Lindbergh banked out to sea, his mission complete. But they still had plenty of ammunition. A target of opportunity, the Duke of York, a small island in St. Georges Channel, held a Japanese airstrip and garrison. While strafing, Lindbergh narrowly avoided shooting up a church, only to find, back at base, that the Japanese used it as a barracks.

P-38 Lightning Pilot
Next he arranged to visit the Army Air Corps' 475th Fighter Group, which flew Lockheed P-38 Lightnings.
On June 26, he approached the CO of the 475th, Col. Charles MacDonald. He identified himself and indicated that he wanted to familiarize himself with the P-38's combat operations. Engrossed in a game of checkers, MacDonald at first brushed him off. Only paying half attention to the tall stranger, MacDonald asked the world's most famous aviator, "Are you a pilot?" When Lindbergh repeated his name, MacDonald finally made the connection. He wanted to fly combat missions with the 475th. The commanders discussed it; Major Thomas McGuire, the country's second highest-scoring ace, allowed as he'd "like to see what the old guy could do." He commenced flying P-38's with the 475th.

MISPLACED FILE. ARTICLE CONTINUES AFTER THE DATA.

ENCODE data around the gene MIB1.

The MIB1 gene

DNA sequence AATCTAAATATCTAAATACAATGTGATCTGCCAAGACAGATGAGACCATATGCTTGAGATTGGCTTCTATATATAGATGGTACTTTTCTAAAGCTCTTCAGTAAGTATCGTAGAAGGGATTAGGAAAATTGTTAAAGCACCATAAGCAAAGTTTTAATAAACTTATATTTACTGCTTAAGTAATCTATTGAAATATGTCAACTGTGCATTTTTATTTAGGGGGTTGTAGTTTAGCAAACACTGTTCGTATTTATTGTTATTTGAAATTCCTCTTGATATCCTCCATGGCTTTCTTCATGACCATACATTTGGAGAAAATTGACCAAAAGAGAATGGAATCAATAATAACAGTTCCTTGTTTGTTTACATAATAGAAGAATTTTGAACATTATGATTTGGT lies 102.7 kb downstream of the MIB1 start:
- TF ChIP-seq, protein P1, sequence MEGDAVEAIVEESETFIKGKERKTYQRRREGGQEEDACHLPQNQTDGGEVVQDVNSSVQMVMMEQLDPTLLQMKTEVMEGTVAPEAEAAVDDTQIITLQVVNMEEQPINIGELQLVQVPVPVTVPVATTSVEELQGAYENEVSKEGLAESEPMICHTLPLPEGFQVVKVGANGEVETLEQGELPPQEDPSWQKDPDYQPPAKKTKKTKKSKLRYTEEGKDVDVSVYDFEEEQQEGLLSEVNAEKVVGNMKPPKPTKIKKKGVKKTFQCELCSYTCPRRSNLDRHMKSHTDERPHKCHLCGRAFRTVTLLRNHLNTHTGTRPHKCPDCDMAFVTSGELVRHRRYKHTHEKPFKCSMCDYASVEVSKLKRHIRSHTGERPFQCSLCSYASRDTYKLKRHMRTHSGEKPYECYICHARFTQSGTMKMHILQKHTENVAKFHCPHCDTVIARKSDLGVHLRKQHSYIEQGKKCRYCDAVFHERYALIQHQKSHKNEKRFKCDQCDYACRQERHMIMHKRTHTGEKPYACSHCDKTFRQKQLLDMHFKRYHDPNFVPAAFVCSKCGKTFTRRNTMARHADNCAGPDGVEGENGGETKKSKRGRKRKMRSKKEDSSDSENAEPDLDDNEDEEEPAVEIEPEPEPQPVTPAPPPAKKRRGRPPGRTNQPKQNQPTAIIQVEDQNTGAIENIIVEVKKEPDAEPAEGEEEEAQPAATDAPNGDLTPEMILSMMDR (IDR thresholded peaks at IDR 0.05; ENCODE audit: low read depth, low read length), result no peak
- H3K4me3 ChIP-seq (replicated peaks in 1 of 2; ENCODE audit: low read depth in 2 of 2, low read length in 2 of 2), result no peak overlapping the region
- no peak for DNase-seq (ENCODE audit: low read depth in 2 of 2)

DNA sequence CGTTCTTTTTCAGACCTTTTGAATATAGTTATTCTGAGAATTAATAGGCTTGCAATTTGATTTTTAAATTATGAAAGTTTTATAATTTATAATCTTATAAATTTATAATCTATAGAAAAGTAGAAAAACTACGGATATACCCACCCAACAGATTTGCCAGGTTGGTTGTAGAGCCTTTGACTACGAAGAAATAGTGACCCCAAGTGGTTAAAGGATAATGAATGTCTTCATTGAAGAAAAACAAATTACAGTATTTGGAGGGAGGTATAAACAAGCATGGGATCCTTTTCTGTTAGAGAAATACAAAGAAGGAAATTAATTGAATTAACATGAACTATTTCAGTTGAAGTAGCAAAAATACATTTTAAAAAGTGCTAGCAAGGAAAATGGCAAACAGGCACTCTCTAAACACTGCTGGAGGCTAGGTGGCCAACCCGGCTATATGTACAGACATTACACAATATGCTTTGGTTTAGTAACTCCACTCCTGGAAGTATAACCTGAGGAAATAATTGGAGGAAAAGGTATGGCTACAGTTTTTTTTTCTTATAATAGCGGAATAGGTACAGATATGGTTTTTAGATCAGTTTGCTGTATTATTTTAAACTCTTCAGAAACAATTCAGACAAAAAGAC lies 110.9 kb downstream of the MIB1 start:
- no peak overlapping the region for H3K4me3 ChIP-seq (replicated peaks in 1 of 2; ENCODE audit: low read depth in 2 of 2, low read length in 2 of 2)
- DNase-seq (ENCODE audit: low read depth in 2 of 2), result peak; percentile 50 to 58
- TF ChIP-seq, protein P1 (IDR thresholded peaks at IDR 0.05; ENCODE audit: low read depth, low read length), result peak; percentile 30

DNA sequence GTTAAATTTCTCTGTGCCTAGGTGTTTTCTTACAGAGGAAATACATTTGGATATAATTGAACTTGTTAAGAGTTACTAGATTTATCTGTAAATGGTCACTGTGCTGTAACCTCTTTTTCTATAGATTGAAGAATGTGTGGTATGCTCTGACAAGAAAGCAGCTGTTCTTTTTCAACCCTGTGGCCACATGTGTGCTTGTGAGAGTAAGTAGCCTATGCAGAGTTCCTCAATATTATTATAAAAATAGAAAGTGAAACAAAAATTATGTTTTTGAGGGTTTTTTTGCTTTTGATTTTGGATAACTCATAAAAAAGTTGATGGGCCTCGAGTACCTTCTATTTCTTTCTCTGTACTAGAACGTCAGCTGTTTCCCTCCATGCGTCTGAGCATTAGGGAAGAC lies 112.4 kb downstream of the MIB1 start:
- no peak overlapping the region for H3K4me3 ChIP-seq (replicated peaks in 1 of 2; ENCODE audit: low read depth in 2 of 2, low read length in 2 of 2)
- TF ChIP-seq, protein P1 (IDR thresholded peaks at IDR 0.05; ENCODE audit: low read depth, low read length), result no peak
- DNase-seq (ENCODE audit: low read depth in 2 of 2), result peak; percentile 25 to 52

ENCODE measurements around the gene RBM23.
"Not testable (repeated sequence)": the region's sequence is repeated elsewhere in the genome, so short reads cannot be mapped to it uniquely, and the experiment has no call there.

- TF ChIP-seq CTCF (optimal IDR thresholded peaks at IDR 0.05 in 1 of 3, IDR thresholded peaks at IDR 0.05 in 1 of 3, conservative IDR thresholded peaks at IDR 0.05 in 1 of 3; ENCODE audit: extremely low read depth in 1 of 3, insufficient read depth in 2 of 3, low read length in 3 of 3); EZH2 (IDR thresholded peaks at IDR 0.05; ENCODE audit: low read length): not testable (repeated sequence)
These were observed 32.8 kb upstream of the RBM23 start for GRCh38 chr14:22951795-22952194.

After a few missions, the ground crew noticed that Lindbergh returned with more fuel than the other pilots. He explained to the skeptical youngsters that by setting the RPMs low and the manifold pressure high, the engine would consume less fuel. In the huge Pacific theater, extending the range of the P-38 would be a significant extension of American airpower. The 475th pilots worried that these settings would damage the engines. Lindbergh replied, "These are military engines, built to take punishment. So punish them." Soon, all the pilots adopted his approach. He flew 25 missions by early July, before he was summoned to General Douglas MacArthur's headquarters, to meet with MacArthur and General Richard Sutherland. On learning of his methods for improving the Lightning's fuel economy and range, they asked him to spread the word throughout the Fifth Air Force. Back with the 475th, on the island of Biak, Lindbergh witnessed the revolting sight of Japanese corpses - unburied and rotting; many had been atrociously looted by American soldiers.